The theme of self-organisation and the emergence of complex structures has been object of intense interdisciplinary interest since the beginning of the century. Historical research has been somewhat distant from these new approaches, certainly because of methodological and empirical difficulties in finding opportunities of applying such concepts to concrete historiographical problems supported by historical sources. We will demonstrate that it is possible to detect historical processes in which there is strong evidence of mechanisms of self-organization at work. We also show how common sources contain precious information that can be made visible by applying special network analysis tools. We will focus on two examples: the choice of godfathers as recorded in parish registers and the circulation of mail in the 18th century. The main conclusion from our examples is that historians should bring into their conceptual and methodological tools the findings of Complexity Science, namely the concepts of Emergence and Self-Organization, and the techniques of network reconstitution and analysis. By incorporating tools and concepts such as these new insights can be gained into the fundamental questions of the persistence of structures and the interaction of structures and individual agency.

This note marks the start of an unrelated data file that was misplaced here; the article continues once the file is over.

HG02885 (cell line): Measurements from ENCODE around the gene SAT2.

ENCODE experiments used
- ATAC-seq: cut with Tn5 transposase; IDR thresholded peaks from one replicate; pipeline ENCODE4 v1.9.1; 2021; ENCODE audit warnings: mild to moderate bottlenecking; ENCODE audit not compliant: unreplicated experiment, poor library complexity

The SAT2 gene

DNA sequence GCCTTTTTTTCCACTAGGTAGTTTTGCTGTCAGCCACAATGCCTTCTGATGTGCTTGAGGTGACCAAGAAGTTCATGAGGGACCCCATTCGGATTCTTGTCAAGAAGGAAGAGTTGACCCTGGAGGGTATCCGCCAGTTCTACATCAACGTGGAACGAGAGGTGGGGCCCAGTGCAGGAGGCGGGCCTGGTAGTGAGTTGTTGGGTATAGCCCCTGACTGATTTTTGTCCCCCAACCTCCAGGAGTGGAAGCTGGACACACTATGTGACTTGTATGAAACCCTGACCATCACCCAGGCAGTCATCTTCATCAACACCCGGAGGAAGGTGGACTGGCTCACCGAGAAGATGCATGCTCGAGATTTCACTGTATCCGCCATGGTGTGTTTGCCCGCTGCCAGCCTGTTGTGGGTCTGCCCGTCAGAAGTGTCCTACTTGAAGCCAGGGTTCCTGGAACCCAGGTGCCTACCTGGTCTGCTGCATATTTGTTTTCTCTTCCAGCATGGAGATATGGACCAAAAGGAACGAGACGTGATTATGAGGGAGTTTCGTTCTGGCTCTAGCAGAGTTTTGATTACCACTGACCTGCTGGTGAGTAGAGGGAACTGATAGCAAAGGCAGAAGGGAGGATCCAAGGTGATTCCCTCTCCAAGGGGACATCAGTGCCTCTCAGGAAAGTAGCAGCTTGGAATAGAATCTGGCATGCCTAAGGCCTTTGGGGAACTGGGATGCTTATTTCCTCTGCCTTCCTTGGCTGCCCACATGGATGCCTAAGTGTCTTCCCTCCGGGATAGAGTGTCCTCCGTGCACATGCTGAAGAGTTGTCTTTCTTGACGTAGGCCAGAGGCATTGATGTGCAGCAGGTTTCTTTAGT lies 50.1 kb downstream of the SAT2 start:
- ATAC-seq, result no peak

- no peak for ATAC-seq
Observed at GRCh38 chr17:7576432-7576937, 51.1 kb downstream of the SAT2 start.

Clement Levallois (Erasmus University Rotterdam - Netherlands): Visualization of large and time-dependent networks: advances and limits
Network visualizations are helpful devices for the exploratory analysis of a dataset and are increasingly accepted as legitimate formats for the visual display of an argument in the social sciences and the humanities.
I will report on recent advances in software development (evolutions of the Gephi platform) which widen the scope of these visualizations: the acceptable size of datasets becomes larger, and datasets of such a large size and with a time dimension can be represented.